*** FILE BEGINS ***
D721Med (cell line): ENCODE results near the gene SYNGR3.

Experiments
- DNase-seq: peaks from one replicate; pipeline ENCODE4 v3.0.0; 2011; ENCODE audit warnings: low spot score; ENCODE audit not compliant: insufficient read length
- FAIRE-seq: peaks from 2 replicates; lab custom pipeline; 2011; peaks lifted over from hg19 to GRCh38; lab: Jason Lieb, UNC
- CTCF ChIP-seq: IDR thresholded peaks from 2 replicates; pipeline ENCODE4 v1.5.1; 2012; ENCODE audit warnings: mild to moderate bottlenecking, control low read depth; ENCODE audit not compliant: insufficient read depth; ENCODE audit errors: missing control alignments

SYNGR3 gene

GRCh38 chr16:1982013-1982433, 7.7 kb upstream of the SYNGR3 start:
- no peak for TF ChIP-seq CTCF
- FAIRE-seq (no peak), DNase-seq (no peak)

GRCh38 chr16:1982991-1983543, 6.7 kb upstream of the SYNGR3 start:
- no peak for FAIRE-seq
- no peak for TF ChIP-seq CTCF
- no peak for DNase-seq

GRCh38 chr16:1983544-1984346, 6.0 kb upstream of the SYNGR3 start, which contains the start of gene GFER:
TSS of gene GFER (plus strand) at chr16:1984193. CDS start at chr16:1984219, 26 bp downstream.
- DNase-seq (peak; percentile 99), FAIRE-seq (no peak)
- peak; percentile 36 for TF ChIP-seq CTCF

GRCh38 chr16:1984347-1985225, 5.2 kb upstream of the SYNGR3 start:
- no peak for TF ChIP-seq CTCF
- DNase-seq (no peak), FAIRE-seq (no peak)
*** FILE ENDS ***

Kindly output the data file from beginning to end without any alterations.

D721Med (cell line): ENCODE results near the gene SYNGR3.

Experiments
- DNase-seq: peaks from one replicate; pipeline ENCODE4 v3.0.0; 2011; ENCODE audit warnings: low spot score; ENCODE audit not compliant: insufficient read length
- FAIRE-seq: peaks from 2 replicates; lab custom pipeline; 2011; peaks lifted over from hg19 to GRCh38; lab: Jason Lieb, UNC
- CTCF ChIP-seq: IDR thresholded peaks from 2 replicates; pipeline ENCODE4 v1.5.1; 2012; ENCODE audit warnings: mild to moderate bottlenecking, control low read depth; ENCODE audit not compliant: insufficient read depth; ENCODE audit errors: missing control alignments

SYNGR3 gene

GRCh38 chr16:1982013-1982433, 7.7 kb upstream of the SYNGR3 start:
- no peak for TF ChIP-seq CTCF
- FAIRE-seq (no peak), DNase-seq (no peak)

GRCh38 chr16:1982991-1983543, 6.7 kb upstream of the SYNGR3 start:
- no peak for FAIRE-seq
- no peak for TF ChIP-seq CTCF
- no peak for DNase-seq

GRCh38 chr16:1983544-1984346, 6.0 kb upstream of the SYNGR3 start, which contains the start of gene GFER:
TSS of gene GFER (plus strand) at chr16:1984193. CDS start at chr16:1984219, 26 bp downstream.
- DNase-seq (peak; percentile 99), FAIRE-seq (no peak)
- peak; percentile 36 for TF ChIP-seq CTCF

GRCh38 chr16:1984347-1985225, 5.2 kb upstream of the SYNGR3 start:
- no peak for TF ChIP-seq CTCF
- DNase-seq (no peak), FAIRE-seq (no peak)